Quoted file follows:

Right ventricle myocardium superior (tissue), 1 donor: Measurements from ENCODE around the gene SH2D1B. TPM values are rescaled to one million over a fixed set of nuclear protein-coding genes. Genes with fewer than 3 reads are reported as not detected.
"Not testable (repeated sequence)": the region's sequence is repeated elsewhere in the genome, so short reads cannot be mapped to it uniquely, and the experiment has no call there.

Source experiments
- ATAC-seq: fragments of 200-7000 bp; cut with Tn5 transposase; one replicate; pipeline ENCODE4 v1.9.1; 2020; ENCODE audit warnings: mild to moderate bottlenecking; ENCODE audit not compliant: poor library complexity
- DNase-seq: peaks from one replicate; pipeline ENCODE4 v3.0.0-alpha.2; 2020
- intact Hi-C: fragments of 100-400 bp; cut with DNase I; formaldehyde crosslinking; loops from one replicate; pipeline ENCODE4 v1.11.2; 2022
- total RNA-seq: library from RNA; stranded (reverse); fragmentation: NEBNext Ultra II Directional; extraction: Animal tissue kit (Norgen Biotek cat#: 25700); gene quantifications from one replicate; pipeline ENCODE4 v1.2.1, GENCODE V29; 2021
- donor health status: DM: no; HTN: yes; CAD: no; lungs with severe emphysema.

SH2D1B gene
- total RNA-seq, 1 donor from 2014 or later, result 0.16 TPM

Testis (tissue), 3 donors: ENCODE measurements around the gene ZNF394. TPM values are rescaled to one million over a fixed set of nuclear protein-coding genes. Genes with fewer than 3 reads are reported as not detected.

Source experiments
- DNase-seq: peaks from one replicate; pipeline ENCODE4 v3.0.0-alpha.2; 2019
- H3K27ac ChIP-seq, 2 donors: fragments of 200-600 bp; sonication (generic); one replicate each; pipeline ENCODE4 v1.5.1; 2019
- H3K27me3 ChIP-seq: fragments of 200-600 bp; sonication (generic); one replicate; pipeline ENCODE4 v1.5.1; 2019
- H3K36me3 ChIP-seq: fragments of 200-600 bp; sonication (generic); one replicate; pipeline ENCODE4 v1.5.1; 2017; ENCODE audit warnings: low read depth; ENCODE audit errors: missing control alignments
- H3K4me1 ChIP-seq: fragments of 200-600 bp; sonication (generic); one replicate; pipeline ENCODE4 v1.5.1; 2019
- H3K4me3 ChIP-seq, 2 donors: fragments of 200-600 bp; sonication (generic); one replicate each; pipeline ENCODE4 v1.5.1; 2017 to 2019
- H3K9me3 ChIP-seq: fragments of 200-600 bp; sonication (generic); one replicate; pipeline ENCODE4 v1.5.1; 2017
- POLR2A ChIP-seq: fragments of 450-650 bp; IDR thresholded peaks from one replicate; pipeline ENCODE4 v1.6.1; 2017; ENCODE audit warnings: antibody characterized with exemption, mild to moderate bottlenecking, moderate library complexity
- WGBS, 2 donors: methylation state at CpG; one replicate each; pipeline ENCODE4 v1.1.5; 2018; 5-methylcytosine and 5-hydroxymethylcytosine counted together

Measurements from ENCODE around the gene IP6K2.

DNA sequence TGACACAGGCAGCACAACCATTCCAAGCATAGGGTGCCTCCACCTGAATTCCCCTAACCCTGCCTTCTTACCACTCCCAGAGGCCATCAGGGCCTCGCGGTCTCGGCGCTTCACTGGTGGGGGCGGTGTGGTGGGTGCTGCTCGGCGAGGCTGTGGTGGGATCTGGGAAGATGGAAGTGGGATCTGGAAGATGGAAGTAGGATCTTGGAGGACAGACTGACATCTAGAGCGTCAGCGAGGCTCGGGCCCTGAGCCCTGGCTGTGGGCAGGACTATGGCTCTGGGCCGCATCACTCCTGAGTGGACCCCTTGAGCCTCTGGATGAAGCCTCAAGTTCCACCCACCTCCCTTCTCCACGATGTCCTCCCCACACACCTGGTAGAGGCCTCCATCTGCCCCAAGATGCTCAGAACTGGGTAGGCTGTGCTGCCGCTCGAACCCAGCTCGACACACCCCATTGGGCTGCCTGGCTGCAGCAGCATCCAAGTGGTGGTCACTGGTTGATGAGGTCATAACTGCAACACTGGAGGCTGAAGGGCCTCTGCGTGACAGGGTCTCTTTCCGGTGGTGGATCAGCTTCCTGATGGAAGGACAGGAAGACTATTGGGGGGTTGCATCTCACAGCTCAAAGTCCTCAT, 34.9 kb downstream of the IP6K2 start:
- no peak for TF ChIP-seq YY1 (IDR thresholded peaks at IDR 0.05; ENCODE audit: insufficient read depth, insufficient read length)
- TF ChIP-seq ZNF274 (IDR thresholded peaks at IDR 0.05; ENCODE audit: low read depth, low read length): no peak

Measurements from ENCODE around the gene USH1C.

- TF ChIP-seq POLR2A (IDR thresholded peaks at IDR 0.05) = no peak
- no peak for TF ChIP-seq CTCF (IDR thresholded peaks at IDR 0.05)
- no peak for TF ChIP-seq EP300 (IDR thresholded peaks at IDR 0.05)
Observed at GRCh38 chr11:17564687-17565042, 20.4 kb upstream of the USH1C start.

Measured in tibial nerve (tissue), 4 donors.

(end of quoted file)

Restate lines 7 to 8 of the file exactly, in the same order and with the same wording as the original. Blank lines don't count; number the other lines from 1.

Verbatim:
- total RNA-seq: library from RNA; stranded (reverse); fragmentation: NEBNext Ultra II Directional; extraction: Animal tissue kit (Norgen Biotek cat#: 25700); gene quantifications from one replicate; pipeline ENCODE4 v1.2.1, GENCODE V29; 2021
- donor health status: DM: no; HTN: yes; CAD: no; lungs with severe emphysema.